In the Information Age, understanding the slew of buzzwords that pile up year after year is the key to knowing what’s happening in the world of tech. So what tech buzzwords had a moment in 2021? None of these concepts are new, but really seemed to define 2021 and how we talk about it. AI and IoT have never died over the past few years, but there are some terms that feel so uniquely 2021. And less than a month into 2022, we can already see some of the tech trends that are defining the new year.
Top Buzzwords of 2021
MR – Mixed Reality
XR, VR, AR, and MR – it seems like we have all kinds of different realities these days. Though we were talking about all of them in 2021, according to Google Trends, Mixed Reality, or MR, saw a massive spike in searches last year. MR lives under the umbrella of XR, or Extended Reality, the term that encompasses all the computer-generated realities, which are all related but distinct from one another.
To briefly summarize the differences:
Virtual Reality is an immersive experience created by computer technologies using a headset that generates realistic sounds and images, and at its most ideal, engages all five senses – though this is not always possible. The goal is to replicate the real world, or create an imaginary one. VR takes place in a virtual world.
Augmented Reality is a live view of a real world environment that may be augmented by computer generated input like sounds or graphics. AR takes reality and adds to it using a phone, tablet, or headset. AR takes place in the physical world.
Mixed Reality, meanwhile, is the merging of real and virtual worlds where physical and digital objects interact. The key to MR is that these two things can react to each other in real time. MR basically includes the entire spectrum between VR and AR.
Web3, or Web 3.0, is the newest iteration of the World Wide Web, aimed at basing the internet on the blockchain. Web1 relied on static web pages, while users were mainly consumers of content. Web2 is the internet we currently use today, defined as the era based on social media and companies that use lots of our personal data, as well as tons of user-generated content. Web3 is meant to be more decentralized and not reliant on companies like Facebook and Google, with the hope of democratizing the internet. AI and blockchain will be the kings of Web3. Anyone can participate in the network because no one authority figure controls it, and because it’s decentralized, the entire network can never go down. While Web2 was mainly focused on the front-end, Web3 will be more concerned with upgrading the back-end of the web.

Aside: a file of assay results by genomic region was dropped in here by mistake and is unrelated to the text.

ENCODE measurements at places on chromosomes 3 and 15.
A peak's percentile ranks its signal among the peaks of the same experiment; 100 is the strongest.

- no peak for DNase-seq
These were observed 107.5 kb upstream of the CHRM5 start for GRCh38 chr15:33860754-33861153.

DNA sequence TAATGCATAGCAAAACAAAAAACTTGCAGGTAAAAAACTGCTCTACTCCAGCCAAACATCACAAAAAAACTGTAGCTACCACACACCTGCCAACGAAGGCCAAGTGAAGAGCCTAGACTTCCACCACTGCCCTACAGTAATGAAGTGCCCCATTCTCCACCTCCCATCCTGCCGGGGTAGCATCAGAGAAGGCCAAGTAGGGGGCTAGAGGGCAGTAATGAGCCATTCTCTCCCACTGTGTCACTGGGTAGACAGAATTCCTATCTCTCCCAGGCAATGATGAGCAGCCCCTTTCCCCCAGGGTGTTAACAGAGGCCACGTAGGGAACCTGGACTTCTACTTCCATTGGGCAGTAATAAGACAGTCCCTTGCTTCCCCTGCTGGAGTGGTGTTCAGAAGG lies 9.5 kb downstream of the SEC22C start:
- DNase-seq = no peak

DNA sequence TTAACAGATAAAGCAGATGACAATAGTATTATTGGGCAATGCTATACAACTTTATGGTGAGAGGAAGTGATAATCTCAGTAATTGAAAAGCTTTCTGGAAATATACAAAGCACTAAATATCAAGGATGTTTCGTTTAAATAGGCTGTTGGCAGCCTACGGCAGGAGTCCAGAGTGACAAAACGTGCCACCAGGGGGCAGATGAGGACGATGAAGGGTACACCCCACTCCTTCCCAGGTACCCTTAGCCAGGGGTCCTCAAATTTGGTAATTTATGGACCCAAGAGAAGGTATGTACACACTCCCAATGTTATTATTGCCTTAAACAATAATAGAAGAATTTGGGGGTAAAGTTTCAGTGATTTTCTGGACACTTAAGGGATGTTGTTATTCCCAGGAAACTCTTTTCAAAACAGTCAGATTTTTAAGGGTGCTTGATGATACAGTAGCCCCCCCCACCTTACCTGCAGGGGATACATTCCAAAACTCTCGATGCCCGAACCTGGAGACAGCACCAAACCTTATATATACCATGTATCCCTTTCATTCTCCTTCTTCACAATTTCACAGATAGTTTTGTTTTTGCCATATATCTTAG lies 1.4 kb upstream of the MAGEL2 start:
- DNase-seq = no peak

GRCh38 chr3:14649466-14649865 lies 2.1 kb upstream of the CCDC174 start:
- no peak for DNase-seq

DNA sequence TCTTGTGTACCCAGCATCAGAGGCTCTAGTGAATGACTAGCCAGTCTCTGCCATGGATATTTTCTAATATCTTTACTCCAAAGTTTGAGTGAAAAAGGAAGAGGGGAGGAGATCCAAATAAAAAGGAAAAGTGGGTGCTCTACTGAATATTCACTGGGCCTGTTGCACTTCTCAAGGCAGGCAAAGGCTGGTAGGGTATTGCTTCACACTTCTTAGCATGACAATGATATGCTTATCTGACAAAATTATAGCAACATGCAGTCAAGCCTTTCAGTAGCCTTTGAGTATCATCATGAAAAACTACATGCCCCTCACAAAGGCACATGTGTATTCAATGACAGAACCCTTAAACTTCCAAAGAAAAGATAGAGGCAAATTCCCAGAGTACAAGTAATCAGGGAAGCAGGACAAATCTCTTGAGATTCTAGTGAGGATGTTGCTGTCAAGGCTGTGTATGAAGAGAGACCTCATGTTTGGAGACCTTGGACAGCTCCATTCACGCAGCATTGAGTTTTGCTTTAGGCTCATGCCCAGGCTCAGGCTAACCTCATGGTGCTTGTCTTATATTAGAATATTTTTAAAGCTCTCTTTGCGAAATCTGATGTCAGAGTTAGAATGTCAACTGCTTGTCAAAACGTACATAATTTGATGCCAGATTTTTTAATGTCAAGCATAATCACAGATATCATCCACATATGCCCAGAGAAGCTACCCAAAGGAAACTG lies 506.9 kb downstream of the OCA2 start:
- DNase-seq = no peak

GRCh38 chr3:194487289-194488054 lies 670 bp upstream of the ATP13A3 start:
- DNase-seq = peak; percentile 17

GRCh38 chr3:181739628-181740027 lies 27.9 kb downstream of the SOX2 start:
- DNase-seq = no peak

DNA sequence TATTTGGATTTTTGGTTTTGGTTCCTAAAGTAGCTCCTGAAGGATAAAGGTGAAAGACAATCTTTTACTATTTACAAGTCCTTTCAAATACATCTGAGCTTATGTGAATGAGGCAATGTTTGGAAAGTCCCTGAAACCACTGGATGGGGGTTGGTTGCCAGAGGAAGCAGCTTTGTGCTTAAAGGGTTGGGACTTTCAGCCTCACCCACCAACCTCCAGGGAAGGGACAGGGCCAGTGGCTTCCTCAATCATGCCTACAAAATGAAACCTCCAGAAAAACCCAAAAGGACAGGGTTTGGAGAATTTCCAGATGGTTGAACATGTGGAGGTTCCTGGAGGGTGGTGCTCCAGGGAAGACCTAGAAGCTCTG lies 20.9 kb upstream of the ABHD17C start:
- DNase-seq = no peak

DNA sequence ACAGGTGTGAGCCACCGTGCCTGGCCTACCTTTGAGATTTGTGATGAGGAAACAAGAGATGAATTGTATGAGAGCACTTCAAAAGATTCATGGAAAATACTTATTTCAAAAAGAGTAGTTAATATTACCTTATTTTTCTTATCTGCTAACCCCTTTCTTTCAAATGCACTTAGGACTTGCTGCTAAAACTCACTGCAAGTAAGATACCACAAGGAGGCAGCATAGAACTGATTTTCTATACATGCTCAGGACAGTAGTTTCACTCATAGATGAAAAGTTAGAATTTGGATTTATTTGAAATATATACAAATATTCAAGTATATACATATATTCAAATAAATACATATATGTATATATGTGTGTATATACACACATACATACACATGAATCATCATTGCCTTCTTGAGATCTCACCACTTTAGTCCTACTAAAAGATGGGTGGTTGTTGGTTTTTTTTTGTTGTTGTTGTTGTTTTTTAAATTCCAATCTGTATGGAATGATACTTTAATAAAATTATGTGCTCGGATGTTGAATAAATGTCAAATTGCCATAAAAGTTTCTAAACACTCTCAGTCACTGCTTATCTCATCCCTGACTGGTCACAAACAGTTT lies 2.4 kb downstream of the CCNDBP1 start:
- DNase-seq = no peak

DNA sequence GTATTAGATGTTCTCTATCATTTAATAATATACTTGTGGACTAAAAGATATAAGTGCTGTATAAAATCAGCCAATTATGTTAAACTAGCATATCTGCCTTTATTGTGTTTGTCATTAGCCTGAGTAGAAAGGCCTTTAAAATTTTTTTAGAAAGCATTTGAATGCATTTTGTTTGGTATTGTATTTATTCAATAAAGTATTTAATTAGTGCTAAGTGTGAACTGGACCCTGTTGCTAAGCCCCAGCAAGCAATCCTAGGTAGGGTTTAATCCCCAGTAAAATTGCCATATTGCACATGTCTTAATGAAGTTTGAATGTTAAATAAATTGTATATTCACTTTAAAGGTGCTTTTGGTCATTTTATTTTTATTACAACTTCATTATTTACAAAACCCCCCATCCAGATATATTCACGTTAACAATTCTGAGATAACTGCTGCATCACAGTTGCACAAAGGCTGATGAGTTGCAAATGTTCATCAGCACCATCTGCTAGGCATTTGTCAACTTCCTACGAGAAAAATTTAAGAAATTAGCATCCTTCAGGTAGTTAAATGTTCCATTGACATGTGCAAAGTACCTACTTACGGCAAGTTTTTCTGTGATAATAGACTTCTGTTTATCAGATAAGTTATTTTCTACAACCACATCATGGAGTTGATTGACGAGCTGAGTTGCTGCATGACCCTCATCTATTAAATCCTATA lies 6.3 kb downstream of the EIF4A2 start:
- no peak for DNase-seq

Hyper-personalization is exactly what it sounds like: companies identify exact customer needs and requirements with the help of behavioral data. This makes marketing much less product-centric and delivers a more customized experience to the user. Brands can analyze a customer’s previous interactions, gathering real-time behavioral data to tailor products and services to their specific needs. Though it’s meant to remove obstacles for customers and simplify the shopping experience to get them what they want, it can be a little unsettling that an ecommerce company might know exactly what you want before you do. As AI meets marketing, everyone’s shopping experiences will only continue to get more hyper-personalized.